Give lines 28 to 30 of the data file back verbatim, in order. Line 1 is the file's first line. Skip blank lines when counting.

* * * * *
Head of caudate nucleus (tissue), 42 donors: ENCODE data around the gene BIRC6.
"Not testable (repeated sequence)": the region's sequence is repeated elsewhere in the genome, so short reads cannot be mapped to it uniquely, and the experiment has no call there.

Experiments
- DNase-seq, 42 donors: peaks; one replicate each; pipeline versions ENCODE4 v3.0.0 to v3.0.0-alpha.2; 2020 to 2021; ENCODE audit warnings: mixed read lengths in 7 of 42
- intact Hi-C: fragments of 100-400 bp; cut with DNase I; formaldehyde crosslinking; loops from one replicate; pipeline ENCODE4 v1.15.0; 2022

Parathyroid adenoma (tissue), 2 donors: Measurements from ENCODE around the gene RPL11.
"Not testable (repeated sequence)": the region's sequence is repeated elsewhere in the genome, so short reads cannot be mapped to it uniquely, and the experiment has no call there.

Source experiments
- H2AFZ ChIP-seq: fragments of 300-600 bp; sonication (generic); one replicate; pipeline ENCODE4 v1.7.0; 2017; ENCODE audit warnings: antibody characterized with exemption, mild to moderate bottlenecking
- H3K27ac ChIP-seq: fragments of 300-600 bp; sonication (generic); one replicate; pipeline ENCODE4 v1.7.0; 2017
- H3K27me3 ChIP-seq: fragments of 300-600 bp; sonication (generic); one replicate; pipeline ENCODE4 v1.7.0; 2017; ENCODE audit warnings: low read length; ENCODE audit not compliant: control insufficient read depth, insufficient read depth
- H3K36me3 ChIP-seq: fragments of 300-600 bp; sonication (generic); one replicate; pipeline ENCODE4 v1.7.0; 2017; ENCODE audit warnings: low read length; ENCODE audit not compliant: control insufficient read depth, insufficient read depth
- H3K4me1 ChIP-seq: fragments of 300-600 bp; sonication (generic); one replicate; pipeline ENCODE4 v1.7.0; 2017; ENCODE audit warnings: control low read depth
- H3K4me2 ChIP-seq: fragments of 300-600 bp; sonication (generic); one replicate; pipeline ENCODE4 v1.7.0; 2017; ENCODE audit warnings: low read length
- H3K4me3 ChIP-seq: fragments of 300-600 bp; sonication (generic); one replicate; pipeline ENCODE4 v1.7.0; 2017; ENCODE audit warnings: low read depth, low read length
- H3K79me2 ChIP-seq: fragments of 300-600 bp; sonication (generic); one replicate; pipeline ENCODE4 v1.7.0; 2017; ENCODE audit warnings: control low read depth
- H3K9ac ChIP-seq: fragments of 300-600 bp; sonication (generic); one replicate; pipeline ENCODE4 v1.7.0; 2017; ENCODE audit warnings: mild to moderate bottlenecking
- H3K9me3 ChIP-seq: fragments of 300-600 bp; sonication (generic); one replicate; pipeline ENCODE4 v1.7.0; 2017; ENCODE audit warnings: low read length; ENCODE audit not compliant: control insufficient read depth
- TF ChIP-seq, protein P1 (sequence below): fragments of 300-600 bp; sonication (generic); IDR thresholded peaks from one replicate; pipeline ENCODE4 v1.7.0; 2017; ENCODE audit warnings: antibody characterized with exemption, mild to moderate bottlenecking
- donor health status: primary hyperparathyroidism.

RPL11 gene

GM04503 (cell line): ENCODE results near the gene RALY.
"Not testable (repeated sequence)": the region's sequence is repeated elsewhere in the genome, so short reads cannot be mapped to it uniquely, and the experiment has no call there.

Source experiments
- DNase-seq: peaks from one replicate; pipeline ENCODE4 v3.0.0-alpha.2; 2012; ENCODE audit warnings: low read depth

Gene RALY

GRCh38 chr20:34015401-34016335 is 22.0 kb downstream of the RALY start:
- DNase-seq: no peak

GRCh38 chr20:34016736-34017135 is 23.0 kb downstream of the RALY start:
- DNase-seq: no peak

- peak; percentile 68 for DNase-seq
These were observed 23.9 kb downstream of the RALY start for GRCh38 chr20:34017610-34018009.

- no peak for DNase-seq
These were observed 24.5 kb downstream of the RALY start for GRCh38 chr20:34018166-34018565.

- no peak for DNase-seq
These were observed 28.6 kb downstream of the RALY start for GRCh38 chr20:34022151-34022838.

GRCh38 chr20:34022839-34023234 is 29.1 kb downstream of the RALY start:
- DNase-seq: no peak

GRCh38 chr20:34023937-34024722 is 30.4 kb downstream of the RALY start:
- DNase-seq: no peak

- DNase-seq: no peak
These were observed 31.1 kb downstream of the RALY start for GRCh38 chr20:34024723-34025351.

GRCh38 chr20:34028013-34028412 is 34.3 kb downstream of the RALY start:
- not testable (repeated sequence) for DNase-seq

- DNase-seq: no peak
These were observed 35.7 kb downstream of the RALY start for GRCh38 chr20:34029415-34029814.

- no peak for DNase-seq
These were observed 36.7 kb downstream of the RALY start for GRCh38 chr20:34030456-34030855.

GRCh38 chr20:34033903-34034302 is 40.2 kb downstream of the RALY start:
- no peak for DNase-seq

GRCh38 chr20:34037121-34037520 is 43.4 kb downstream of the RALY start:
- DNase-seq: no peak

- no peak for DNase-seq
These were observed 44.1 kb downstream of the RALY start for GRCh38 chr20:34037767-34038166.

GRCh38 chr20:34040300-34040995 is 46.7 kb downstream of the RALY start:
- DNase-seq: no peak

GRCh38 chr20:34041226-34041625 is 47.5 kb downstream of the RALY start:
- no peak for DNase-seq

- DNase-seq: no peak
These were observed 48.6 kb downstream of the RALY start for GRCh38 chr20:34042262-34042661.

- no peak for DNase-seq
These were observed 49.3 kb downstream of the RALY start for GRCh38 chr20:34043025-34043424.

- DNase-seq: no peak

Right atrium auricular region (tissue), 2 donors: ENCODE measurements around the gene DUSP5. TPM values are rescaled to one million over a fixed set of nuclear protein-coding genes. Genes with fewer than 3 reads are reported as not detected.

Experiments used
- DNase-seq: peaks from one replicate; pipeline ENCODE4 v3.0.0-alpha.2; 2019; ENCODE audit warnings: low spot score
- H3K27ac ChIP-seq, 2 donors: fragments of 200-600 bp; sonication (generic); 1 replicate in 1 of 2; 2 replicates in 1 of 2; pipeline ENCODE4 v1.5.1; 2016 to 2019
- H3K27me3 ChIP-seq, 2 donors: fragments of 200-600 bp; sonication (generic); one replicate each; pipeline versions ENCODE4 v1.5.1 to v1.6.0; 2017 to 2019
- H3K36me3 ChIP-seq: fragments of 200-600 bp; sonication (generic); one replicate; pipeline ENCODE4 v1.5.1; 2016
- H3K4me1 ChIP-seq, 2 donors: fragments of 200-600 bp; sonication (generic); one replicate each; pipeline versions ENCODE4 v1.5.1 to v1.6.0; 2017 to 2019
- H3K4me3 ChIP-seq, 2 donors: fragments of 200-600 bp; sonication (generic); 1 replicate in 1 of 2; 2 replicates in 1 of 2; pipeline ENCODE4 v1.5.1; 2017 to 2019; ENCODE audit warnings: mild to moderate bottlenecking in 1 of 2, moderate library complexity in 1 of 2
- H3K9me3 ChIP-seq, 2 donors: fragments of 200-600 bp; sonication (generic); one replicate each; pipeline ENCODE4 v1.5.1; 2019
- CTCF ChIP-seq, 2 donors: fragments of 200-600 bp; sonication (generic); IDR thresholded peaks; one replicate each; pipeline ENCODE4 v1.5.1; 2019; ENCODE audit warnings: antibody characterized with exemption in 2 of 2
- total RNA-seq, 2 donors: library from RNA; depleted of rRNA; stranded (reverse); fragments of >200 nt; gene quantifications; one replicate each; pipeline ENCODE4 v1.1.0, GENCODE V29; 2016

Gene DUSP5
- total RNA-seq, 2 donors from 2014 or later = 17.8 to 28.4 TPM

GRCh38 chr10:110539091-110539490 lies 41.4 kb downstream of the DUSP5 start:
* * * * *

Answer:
- DNase-seq: no peak

GRCh38 chr20:34016736-34017135 is 23.0 kb downstream of the RALY start:
- DNase-seq: no peak